Dr Nguyen Xuan Thanh, manager of the Fulbright Economics Teaching Programme, tells Tuoi Tre (Youth) newspaper that public-private partnerships must be utilised in infrastructure development.
A number of built-operate-transfer (BOT) infrastructure projects have been unsuccessful from a funding standpoint. Why was that?
The BOT model is often applied to projects that offer an attractive return of assets (ROA) for private investors.
Of course when it comes to BOT projects, the Government should support investors in various ways, including capital mobilisation, as guarantors, when it comes to distributing Official Development Assistance (ODA).
However, when it comes in Viet Nam, both the private sector and the State enterprises are involved in BOT infrastructure projects.
There are a number of reasons why BOT projects in our country have failed.
The first factor that should be mentioned is incorrect project appraisal and design. They often come up with a nice forecast of the traffic volume while failing to identify all the project's risks.
During the project's implementation, many unexpected things happen, particularly the escalation in costs. For example, the Ho Chi Minh City-Trung Luong expressway (four lanes and a total length of 61.9 km, of which 40 km is expressway) was initially estimated to cost VND6.5 trillion ($319.7 million) on December 6, 2006. Yet, by 2008, just before the expressway opened, the figure was VND9,884 billion ($ 482.1 million) – an additional VND 3,329 billion ($162.4 million).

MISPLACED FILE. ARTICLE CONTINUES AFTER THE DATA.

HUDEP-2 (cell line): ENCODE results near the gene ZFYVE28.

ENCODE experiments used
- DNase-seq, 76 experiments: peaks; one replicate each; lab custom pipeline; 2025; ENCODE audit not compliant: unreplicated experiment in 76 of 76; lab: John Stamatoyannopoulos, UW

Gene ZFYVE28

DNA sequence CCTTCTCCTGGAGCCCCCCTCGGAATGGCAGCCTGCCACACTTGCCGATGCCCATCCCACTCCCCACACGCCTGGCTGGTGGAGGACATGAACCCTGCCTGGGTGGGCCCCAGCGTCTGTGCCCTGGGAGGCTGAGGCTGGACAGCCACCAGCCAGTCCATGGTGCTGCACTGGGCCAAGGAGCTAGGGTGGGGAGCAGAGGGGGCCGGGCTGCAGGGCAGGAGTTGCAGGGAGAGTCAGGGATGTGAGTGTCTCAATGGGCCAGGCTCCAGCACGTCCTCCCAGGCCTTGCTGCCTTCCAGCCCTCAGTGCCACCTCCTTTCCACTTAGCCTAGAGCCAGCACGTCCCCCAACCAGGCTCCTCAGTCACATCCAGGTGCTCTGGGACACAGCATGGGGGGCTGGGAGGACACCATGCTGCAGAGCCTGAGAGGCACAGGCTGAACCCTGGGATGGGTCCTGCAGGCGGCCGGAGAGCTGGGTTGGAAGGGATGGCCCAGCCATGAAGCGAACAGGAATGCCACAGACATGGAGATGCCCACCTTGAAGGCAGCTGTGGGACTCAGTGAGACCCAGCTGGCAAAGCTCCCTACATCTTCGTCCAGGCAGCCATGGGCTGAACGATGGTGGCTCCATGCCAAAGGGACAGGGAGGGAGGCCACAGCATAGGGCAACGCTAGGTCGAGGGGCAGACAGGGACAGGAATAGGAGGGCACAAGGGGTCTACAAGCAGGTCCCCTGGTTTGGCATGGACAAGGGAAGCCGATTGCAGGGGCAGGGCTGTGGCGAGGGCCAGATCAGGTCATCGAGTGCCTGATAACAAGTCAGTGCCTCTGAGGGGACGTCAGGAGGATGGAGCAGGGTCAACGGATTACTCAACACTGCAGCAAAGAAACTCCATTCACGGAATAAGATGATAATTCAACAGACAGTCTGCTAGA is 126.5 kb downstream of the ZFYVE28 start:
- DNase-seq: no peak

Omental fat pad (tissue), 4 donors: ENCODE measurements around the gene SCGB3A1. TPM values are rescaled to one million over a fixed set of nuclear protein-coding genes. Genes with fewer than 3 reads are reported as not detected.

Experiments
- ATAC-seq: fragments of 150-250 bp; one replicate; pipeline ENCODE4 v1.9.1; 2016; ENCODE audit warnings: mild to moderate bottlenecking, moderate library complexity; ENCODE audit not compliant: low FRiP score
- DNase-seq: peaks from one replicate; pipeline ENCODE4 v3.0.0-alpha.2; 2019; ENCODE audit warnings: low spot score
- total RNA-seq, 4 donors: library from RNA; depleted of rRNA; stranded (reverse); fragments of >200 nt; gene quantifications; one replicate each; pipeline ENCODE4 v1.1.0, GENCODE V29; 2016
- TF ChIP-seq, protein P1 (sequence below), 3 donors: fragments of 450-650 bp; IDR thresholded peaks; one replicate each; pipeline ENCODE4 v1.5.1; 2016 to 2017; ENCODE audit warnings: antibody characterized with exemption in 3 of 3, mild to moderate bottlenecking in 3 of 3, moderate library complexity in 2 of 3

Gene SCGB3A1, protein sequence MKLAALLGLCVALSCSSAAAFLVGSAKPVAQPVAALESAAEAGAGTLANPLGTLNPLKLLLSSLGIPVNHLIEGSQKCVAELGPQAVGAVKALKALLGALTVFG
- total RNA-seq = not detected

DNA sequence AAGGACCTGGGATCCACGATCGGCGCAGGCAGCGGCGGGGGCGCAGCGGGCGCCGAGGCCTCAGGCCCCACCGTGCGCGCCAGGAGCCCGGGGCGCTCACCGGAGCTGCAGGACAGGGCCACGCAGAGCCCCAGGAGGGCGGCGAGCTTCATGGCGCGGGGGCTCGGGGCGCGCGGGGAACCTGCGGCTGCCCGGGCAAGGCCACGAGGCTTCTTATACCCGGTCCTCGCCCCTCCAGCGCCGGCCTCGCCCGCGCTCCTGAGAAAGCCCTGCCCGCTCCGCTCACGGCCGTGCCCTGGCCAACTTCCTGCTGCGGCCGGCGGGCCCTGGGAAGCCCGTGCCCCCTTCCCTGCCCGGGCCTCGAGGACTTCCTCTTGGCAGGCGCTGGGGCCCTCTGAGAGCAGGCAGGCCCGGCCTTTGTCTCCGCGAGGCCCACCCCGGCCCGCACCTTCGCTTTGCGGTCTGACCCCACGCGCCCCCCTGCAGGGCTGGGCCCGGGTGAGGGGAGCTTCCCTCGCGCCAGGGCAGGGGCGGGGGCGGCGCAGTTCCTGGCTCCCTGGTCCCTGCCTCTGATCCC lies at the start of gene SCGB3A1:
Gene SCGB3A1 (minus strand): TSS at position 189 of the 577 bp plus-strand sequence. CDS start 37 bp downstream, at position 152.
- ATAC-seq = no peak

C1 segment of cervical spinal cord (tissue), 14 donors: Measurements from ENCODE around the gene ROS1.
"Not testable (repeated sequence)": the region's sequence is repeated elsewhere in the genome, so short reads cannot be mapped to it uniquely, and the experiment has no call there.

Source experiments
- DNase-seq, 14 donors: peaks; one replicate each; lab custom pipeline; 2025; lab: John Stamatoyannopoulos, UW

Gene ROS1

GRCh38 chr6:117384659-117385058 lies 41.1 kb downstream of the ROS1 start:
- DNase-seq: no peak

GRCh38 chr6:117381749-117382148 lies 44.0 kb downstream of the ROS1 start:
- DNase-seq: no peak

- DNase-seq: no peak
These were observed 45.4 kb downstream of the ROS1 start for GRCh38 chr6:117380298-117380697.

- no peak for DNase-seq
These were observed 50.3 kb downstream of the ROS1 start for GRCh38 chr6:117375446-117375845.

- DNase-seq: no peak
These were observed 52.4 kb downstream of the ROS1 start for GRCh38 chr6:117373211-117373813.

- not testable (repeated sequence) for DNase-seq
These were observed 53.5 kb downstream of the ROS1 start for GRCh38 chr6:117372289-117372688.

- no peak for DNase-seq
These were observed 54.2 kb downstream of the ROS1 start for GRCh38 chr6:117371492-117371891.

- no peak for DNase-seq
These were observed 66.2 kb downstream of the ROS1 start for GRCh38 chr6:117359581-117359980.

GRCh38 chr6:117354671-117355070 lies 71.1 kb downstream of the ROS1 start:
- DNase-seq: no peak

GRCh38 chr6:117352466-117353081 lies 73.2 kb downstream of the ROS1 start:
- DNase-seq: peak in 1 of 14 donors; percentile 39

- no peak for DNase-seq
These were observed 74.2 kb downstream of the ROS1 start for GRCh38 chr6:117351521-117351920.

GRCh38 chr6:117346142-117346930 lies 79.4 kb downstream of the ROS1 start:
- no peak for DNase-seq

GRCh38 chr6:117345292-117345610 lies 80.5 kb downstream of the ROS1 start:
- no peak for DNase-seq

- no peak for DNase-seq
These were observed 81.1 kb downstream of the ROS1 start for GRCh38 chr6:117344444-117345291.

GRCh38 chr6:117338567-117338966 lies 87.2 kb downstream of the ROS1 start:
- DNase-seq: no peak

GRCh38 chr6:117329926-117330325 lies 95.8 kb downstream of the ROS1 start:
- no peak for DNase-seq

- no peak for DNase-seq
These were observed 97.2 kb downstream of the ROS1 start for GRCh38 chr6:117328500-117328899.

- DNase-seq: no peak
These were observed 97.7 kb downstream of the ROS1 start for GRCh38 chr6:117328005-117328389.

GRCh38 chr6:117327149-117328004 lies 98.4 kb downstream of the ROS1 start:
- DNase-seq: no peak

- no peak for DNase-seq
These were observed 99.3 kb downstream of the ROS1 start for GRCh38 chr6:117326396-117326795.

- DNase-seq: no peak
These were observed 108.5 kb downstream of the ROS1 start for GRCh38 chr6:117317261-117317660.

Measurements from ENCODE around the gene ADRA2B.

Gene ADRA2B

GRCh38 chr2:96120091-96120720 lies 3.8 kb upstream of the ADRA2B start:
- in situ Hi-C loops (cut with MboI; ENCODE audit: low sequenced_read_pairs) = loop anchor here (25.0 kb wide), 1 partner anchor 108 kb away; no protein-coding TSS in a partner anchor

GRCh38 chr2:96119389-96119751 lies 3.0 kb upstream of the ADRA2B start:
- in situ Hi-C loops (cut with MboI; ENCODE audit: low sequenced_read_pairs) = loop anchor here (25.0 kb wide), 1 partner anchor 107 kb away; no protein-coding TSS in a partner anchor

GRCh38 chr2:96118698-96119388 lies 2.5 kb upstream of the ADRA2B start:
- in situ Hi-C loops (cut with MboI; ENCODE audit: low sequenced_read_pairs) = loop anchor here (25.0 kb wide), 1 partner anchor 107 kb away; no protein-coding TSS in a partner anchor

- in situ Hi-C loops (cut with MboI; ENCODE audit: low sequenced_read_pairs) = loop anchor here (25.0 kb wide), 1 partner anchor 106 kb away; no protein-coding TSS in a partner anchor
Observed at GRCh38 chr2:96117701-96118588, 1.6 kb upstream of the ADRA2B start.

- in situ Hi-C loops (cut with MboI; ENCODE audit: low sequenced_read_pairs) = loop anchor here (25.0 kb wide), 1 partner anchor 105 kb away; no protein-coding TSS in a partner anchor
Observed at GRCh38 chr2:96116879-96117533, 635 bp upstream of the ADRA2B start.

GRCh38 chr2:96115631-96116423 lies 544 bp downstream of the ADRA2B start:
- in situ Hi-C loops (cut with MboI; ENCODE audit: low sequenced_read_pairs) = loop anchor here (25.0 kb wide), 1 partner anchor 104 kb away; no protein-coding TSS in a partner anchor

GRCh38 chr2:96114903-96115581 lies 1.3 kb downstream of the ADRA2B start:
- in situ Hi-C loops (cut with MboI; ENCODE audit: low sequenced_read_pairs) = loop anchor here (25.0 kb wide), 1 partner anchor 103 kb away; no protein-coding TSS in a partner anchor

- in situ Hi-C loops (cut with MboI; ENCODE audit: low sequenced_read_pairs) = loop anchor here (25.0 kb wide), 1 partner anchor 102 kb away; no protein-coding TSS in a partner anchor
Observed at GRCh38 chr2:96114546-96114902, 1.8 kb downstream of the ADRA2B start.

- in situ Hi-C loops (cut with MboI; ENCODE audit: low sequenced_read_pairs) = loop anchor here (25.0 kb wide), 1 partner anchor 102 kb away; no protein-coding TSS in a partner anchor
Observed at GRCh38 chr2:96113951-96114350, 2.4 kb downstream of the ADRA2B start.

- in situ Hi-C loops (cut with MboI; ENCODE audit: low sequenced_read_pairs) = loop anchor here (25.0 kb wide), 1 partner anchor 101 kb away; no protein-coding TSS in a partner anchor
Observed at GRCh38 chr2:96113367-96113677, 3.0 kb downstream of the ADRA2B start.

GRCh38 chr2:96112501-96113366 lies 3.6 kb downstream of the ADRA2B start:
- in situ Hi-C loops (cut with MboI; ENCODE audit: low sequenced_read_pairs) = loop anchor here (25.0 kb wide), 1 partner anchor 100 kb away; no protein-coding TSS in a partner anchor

When the HCM City-Trung Luong Expressway opened, the transport volume ended up being much lower than predicted. For example it was forecast that huge volumes of container lorries would use Phu My bridge, a major source of revenue for the project owner. Yet, in reality the number of container lorries or passenger coaches using the bridge was far smaller than expected.
What other models should be applied when it comes to infrastructure development?
No doubt, when it comes to infrastructure development the private sector must participate. But when it comes to our country, it is not easy to find infrastructure projects that are lucrative enough to attract the private sector. Even the HCM City-Long Thanh-Dau Giay expressway, which was forecast to attract a high traffic volume, turned out to be a disappointment.
That's why in my opinion we should apply the Public-Private Partnership (PPP) model.
The other factor I would like to mention is that a better mechanism should be applied when it comes to spending. The cost estimate in our country is higher than that of other regional countries and even in developed countries.
In addition, it is imperative to regulate the entire transport system to ensure a balance in the transport volume.
When it comes to PPP, how much support the Government gives is another challenge. It's not enough just for the Government to mobilise ODA.
All in all, there must be a process of negotiation between the private and public sectors, with the involvement of society.
Besides the PPP model, are there any other mechanisms that could raise money for megaprojects?
PPP is trendy at the moment. It is widely applied in other countries. Of course, the amount of support given by the government varies from country to country, depending on the attractiveness of the project. Whatever the case, transparency is crucial. — VNS